Food

Wine Recs from Andrew Marston

Pairing the right wine with your meal can be so difficult; there are so many flavors to balance and courses in the meal to consider. Scratch your head no more, we’ve asked for suggestions from a team of knowledgeable wine connoisseurs—big-time sommeliers, an at-home aficionado and an insider in the business.


Q

I love salad with seasonal greens and often find that a strong vinegary dressing can really throw off the flavor of a great wine. Do you have any suggestions for a wine that can take vinegar on?

A

To take on the acidity of the vinegar you need a wine that can compete in the acidity stakes. I love the dry crisp grassy flavor of Sancerre or Pouilly Fume from the Loire Valley. An equally good match is a New Zealand Sauvignon Blanc or an Italian Pinot Grigio. Stay away from wines that have been aged in oak.


Q

If you’re serving a variety of appetizers that have ingredients like smoked salmon and raw onion, what might work?

A

Dare I say this—lose the raw onion and enjoy the salmon flavor. A dry and crisp white or Champagne. For crisp whites I prefer a New Zealand Sauvignon Blanc, Italian Gavi, or Sancerre. For Chamapagne I prefer a Brut (dry) non vintage or a vintage that is not too old. Look for something around 5-6 years.


Q

What about Asian appetizers with spring rolls, prawn crackers, sesame toast, etc.?

A

The wines of Alsace offer great flavors than can be paired with Asian or spicy foods. Dry Riesling, Pinot Blanc, or Pinot Gris will handle the Asian flavors very well. A Gewürztraminer has a very unique flavor of lychees and can handle spicy foods and curries very well.


Q

When serving a cheese course with a strong, smelly cheese included, what do you suggest?

A

Often the best thing for a cheese board is to keep enjoying the wine that was served with the main course. Save the smelly cheese for last and serve with a Port or Sauternes.

Port and Sauternes are too strong for the milder cheese, and the main course wine is too weak for the stronger cheeses.


Q

So many restaurants these days serve homey, rustic dishes; for simply prepared roast chicken and root vegetables, what’s a good choice?

A

Pick big wines that will also warm you: Californian or Australian reds, Shiraz, Zinfandel, or Cabernet Sauvignon.


Q

What goes well with an Italian pasta in a tomato based sauce?

A

Chianti is really at home here.


Q

How about Pan-seared tuna?

A

A lot would also depend on the sauce being served with the tuna. Pinot Gris or Reisling (dry) from Alsace. White Burgundy or Californian Chardonnay that is not matured in too much oak all work.


Q

What about white fish in general?

A

For lighter flaky white fish I like a light Sauvignon Blanc or Pinot Grigio. This very much depends on the sauce as often the sauce is what you will have to pair with the food. For more meaty white fish like Seabass Pinot Gris or Riesling (dry) from Alsace, white Bordeaux.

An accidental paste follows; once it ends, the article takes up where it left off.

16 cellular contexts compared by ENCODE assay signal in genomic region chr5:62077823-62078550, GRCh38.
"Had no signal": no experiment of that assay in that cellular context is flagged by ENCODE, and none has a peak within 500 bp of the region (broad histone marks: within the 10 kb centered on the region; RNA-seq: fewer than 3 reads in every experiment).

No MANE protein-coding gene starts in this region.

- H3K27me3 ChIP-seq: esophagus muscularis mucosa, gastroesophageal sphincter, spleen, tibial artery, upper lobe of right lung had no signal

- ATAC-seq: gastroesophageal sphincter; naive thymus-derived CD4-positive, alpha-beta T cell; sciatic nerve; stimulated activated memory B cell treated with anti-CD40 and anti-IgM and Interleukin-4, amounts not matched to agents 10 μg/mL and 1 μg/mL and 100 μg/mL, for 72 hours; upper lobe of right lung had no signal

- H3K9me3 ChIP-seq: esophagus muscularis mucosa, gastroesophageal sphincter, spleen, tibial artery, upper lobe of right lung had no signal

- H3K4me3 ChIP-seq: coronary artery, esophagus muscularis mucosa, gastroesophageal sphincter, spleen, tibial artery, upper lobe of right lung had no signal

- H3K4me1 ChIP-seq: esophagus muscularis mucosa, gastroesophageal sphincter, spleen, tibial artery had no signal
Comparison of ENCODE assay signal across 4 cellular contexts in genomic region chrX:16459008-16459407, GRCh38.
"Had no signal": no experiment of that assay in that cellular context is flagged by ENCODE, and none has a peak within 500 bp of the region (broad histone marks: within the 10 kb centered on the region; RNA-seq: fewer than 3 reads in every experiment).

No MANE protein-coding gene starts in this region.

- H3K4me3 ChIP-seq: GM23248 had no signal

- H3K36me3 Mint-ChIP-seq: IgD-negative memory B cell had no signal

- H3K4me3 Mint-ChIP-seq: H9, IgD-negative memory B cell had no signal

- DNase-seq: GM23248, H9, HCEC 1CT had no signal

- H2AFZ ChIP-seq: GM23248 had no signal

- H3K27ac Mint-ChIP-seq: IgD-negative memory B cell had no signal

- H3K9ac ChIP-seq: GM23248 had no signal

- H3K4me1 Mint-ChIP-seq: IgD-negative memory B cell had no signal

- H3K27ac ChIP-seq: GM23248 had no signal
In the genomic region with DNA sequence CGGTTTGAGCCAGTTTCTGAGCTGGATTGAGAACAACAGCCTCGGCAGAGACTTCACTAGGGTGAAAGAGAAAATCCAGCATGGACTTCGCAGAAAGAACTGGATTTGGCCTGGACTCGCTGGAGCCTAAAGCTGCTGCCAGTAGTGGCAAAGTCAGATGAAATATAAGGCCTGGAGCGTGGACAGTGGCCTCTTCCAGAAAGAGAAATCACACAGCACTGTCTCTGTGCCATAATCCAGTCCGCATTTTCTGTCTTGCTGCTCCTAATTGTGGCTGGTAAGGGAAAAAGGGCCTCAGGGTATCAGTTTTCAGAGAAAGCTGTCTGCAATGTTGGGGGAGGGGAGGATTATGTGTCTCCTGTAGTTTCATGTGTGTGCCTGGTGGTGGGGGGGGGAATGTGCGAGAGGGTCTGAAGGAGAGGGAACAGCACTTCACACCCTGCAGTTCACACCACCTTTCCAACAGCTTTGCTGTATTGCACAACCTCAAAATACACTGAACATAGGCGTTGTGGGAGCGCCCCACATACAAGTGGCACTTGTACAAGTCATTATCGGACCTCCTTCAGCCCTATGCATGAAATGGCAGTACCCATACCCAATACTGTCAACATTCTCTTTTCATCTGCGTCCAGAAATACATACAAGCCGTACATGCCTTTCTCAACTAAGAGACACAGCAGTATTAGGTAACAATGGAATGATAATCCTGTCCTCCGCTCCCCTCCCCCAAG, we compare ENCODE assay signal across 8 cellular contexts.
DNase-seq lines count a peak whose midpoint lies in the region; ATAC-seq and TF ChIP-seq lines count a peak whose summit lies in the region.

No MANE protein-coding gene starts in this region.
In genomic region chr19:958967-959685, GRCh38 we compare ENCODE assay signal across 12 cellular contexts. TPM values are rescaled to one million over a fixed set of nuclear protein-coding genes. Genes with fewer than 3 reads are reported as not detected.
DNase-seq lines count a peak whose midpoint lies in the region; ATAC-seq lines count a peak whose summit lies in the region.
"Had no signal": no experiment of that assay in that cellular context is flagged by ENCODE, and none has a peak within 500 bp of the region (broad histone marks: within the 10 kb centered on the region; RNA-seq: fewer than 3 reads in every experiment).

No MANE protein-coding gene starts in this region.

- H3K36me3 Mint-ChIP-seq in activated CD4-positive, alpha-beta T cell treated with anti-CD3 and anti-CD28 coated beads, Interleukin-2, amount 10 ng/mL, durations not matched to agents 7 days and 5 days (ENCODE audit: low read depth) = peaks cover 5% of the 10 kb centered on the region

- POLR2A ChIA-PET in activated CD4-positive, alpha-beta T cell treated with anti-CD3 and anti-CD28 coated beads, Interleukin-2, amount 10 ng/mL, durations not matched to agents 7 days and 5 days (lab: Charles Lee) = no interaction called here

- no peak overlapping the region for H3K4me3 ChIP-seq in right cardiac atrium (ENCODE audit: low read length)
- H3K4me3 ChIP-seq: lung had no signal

Q

What’s a nice light wine for a summery meal of salads and a variety of grains?

A

I like a nice chilled Rose wine made from the Pinot Noir grape, or a Chenin Blanc from South Africa. I also like Sauvignon Blanc from New Zealand, or a Pinot Grigio from Italy or California.


Q

What are your favorite dessert wines?

A

Personally I like the wines from the township of Barsca which is within the district of Sauternes and a part of the Bordeaux region of France. I find them to be a little lighter than the wines of Sauternes. One of my favorites is Château Coutet

  • Eiswien always makes for an interesting change (grapes are picked and crushed while naturally frozen).

  • Coutet, (Barsac), 2006 $58

  • PMC, Eiswein (Burgenland) 375ml, 2004 $12


Q

For meat eaters, what are a few great bottles to go with a steak or a big juicy hamburger?

A

With steak I like to go for something with a little more than just a plain Cabernet Sauvignon. Cabernet Sauvignon is often blended with Cabernet Franc, Merlot, Malbec, and Petit Verdot. These five grapes are typically found in France’s region of Bordeaux where they have made some of the world’s best wines. In California, if two or more of these grapes are used, they are can use the term Meritage. In Italy they often add these varities to Sangiovese and call them Super Tuscan wines.


Q

Friends are constantly asking what to pair with pork and lamb, which have distinct flavors and are hard to match. What are a few good options?

A

Pinot Noir is a good match. It is one of the most wonderful grapes in the world when made well, and it’s the sole red grape of Burgundy in France, which is unquestionably the best and most expensive. For the more budget conscious, look in the regions of Oregon or California.

Note: The website Sherry Lehmann has a great collection of wines, and will deliver to all states that wine can be delivered to.

Andrew Marston has been a professional sommelier for over 10 years. During his career he has recommended and paired wines with menus for Queen Elizabeth II, dignitaries and some of the world’s most famous celebrities. He also served on the QEII ocean liner and tenured at the Setai Hotel luxury resort in South Beach, Miami, Florida.

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